While the Corona ghost now haunts all over the Netherlands, there are more and more companies in which people have to maintain their contacts via video, Skype, Zoom or other online programs. Negotiations are also increasingly taking place online instead of face to face. And although not ideal, we will have to make do with it for the time being.
Especially for the people who have to negotiate online the 5 golden tips from Scotwork.
1. Prepare yourself
Now you have always done that (...?) but for the people who were a bit less precise in it, when negotiating online, preparation is even more essential.
Before the meeting, discuss with your team members what the objectives are, where your limits or alternatives are, where you have or do not have flexibility and what things could improve the agreement for you. Write down which information you need to give and get.
If you are going to negotiate with a team, agree who will be the leader of the meeting, who will make the summaries and who will take minutes or notes, for example.
At Scotwork, we work with the Online Preparation Tool that allows you to prepare your negotiations online and real time with your team.
Also prepare yourself well for the technical aspects of negotiating via video. Test your bandwidth, microphone and camera before the meeting. Make sure you have good lighting and that you don't have your back to a window. Also test the software you are using and familiarize with the technical possibilities the software offers.
2. Turn on the "Mute button" for better listening
When you are sitting together at the table, good listening is a tricky skill. But when communicating via video good listening is paramount. During our training sessions, I often tell our participants, I immediately know whether or not people are listening to one another. The key to that insight is when someone starts talking before the last word has left the other party's mouth. You probably haven't listened then, but while the other person was talking, you were thinking about what you're going to say as soon as you get the chance. The golden rule therefore is: listen with interest to what the other person has to say and only react when he is quiet for three seconds.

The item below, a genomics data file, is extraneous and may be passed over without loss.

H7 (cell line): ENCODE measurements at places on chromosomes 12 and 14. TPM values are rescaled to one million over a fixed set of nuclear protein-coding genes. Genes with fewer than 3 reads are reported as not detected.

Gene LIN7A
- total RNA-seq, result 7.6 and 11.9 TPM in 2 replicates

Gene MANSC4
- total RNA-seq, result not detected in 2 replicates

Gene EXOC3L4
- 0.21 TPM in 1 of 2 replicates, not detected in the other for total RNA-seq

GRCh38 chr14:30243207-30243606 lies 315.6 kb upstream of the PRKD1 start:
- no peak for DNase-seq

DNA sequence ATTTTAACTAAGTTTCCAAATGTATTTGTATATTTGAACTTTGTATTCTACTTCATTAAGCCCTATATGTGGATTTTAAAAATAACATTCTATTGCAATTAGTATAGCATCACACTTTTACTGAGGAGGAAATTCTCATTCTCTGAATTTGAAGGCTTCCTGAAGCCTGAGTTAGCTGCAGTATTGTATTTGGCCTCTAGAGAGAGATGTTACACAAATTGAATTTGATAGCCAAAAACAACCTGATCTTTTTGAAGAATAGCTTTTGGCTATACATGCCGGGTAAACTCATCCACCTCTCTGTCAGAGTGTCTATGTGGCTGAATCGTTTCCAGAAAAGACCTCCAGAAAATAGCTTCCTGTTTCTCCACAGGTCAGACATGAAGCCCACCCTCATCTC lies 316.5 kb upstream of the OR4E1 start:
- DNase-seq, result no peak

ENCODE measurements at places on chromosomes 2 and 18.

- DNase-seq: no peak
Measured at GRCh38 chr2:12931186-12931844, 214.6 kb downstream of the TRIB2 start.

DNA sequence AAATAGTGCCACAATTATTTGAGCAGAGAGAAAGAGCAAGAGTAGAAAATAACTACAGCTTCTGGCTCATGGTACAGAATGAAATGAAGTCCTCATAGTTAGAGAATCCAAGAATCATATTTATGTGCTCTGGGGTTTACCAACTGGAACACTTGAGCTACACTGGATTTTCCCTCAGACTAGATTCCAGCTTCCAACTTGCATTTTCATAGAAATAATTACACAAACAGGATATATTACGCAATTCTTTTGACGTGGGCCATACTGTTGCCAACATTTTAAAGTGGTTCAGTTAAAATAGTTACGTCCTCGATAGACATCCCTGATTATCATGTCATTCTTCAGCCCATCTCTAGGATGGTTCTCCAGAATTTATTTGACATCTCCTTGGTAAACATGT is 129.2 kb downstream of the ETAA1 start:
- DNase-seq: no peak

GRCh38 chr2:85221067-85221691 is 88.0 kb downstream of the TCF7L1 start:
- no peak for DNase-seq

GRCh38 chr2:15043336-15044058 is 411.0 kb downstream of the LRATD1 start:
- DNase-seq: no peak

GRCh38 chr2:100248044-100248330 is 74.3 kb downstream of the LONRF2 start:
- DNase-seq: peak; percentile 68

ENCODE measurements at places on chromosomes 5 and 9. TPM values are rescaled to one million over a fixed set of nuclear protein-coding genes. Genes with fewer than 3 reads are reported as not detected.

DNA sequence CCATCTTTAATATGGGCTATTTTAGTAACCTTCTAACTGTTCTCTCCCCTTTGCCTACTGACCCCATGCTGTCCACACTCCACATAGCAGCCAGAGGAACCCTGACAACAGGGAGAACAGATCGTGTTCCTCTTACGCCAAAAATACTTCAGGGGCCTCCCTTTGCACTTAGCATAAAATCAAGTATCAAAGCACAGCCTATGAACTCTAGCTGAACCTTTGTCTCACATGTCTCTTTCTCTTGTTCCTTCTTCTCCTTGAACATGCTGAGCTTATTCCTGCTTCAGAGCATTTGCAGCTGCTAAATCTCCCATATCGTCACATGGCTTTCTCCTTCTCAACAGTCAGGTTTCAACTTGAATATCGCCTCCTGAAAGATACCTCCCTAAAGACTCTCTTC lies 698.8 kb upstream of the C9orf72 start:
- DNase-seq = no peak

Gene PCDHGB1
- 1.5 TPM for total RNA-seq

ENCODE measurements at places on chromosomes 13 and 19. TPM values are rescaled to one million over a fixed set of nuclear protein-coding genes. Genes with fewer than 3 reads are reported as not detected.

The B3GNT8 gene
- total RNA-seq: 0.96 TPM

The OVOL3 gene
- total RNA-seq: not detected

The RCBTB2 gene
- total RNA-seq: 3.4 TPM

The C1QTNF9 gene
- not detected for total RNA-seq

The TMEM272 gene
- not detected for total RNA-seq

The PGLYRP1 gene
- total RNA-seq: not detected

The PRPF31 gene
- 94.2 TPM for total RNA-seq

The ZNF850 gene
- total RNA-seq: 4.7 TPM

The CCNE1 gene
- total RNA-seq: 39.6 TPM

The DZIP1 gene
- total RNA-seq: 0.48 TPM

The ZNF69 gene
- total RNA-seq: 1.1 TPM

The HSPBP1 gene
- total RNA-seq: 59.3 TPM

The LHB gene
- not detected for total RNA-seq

In video negotiations, always turn on your "mute" button and only if you want to speak, turn on your microphone. (You will wish you have this button in your face to face meetings as well!)
If questions arise in your head while someone is talking, share them with the other participants via the chat window.
3. Summarise regularly
To avoid misunderstandings; summarise regularly. The task of the 'summarizer' during negotiations is similar to that of the 'yellow cloth', they make sure that the table is kept clear of misunderstandings. Summarise to clarify; summarise proposals from the other party or summarise to save time to think. Another tip is to make a document for instance in Google Docs, that you can share online and realtime, to write down the summaries that both parties are making. This way it is also easy to make an agreement that is supported by all parties.
4. Make your proposals in a structured way
Many people find it difficult to get their proposal across in a structured way. The most structured way of making proposals is as follows:
What you should not do is explain the different elements of your proposal, while making the proposal. ("My proposal is A and that means this and B and that means that and...") The other party will be completely lost in no time and no longer knows where the beginning and the end of your proposal is.
5. Take regular time outs
Also with face to face meeting we advise our participants to regularly take a time out in their negotiations. For example, because new information comes up or because the chosen strategy does not work as agreed. If you and your team are all at a different location, it is difficult to consult with each other during the negotiations. Therefore, allow for sufficient time outs. It is better to have several short conversations than one very long conversation.
A handy feature with Zoom (meeting software), for example, is that you can also go into a breakout room. You can then consult with your team in a separate (virtual) room, without the other party being able to hear or see you.
If you want to prepare for negotiations via video during your quarantine, Scotwork now also offers the Advancing Negotiation Skills course online. Not as an e-learning program, but with the same interaction and experience as in the room! Call or mail us for more information.